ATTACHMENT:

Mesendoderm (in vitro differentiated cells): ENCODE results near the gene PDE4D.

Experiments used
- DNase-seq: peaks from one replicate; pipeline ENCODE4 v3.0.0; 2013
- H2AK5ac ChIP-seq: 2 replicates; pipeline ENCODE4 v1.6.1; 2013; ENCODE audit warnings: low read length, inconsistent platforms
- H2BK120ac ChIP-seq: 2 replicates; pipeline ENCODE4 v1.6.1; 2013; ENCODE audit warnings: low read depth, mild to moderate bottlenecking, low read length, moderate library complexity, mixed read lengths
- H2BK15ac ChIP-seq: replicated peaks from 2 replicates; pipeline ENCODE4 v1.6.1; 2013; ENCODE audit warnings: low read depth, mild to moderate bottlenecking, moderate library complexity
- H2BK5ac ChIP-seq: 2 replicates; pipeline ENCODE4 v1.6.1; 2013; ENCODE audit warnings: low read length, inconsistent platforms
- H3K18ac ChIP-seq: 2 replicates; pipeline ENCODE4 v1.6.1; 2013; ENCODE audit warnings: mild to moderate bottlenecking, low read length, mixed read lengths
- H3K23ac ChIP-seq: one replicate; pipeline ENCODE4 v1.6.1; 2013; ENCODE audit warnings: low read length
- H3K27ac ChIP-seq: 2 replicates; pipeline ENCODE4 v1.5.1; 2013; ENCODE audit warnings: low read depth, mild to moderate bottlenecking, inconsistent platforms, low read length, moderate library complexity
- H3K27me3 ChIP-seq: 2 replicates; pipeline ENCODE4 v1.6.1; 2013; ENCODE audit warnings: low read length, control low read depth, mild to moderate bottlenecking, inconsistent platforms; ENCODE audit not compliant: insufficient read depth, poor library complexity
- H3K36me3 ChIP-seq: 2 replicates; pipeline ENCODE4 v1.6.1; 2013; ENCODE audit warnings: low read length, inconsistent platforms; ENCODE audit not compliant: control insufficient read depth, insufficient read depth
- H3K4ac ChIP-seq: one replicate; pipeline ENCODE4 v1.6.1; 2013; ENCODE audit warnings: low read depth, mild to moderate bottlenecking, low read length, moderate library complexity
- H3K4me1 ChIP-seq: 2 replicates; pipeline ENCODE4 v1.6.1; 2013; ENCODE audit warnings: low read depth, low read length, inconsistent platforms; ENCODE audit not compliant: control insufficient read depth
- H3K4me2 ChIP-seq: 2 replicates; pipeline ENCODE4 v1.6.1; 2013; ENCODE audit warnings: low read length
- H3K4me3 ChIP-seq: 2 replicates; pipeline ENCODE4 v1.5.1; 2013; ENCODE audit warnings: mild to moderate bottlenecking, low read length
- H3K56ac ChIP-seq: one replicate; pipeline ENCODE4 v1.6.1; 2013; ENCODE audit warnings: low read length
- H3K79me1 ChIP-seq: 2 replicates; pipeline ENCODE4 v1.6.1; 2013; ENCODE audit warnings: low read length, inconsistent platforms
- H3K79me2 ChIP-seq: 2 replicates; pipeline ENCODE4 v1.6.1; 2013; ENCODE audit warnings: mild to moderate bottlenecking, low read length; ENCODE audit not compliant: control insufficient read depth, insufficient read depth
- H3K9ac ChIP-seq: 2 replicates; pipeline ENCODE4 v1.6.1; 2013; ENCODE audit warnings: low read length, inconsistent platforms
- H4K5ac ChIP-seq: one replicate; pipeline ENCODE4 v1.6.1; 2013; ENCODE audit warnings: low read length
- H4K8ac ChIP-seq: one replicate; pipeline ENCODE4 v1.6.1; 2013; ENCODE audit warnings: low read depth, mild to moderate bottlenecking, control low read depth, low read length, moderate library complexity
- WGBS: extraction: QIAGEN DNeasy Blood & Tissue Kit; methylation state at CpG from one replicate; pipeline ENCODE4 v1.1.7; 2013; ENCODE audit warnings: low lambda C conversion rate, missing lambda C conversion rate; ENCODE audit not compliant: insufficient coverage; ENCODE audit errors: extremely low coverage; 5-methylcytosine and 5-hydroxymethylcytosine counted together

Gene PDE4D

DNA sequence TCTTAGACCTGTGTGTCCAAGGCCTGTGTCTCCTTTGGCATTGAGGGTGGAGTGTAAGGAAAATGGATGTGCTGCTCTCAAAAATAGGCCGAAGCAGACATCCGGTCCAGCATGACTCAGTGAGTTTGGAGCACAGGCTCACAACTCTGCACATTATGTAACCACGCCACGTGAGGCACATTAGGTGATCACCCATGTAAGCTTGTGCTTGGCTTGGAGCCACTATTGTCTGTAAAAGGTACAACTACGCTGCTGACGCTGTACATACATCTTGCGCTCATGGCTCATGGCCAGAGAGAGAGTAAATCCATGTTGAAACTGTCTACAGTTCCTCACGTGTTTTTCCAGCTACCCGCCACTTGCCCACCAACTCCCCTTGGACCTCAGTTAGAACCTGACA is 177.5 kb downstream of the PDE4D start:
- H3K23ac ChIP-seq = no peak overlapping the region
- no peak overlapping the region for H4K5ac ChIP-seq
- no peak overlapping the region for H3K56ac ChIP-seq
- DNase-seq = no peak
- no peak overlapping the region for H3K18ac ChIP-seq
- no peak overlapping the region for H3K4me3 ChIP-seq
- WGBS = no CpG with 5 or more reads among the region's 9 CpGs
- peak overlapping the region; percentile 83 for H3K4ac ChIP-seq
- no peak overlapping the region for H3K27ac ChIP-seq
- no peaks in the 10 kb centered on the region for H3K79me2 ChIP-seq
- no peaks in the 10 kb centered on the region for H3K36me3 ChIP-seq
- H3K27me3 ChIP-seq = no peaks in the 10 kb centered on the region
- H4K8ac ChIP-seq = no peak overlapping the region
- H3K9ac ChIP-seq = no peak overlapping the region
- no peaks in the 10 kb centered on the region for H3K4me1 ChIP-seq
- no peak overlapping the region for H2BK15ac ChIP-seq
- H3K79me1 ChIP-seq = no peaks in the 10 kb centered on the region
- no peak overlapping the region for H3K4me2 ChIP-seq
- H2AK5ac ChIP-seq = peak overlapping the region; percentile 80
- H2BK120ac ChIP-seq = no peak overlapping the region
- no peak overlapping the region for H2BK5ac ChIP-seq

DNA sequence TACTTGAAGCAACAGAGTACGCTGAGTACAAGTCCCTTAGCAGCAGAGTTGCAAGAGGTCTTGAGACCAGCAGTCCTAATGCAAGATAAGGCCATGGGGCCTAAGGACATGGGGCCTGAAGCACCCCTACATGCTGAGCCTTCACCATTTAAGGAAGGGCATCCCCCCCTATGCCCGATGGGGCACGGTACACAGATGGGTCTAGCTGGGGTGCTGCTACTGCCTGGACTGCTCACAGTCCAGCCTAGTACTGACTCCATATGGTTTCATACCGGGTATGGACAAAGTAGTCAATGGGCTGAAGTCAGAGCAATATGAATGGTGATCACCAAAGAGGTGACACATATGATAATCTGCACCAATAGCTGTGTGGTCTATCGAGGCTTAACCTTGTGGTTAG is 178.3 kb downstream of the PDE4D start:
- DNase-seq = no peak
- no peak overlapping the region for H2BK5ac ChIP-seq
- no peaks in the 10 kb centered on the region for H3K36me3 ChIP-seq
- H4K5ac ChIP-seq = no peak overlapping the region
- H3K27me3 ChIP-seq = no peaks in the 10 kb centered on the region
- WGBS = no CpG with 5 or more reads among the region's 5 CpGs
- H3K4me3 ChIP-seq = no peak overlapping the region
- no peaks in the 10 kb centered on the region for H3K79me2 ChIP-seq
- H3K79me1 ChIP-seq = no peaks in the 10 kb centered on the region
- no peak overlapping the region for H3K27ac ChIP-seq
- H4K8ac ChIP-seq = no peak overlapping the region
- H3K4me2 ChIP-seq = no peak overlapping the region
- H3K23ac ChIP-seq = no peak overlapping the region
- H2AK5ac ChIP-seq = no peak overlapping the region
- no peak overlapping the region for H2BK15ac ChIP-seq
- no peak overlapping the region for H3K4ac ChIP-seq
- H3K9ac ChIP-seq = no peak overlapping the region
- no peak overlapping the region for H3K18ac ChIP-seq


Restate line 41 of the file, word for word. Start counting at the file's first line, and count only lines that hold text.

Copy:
- no peak overlapping the region for H2BK15ac ChIP-seq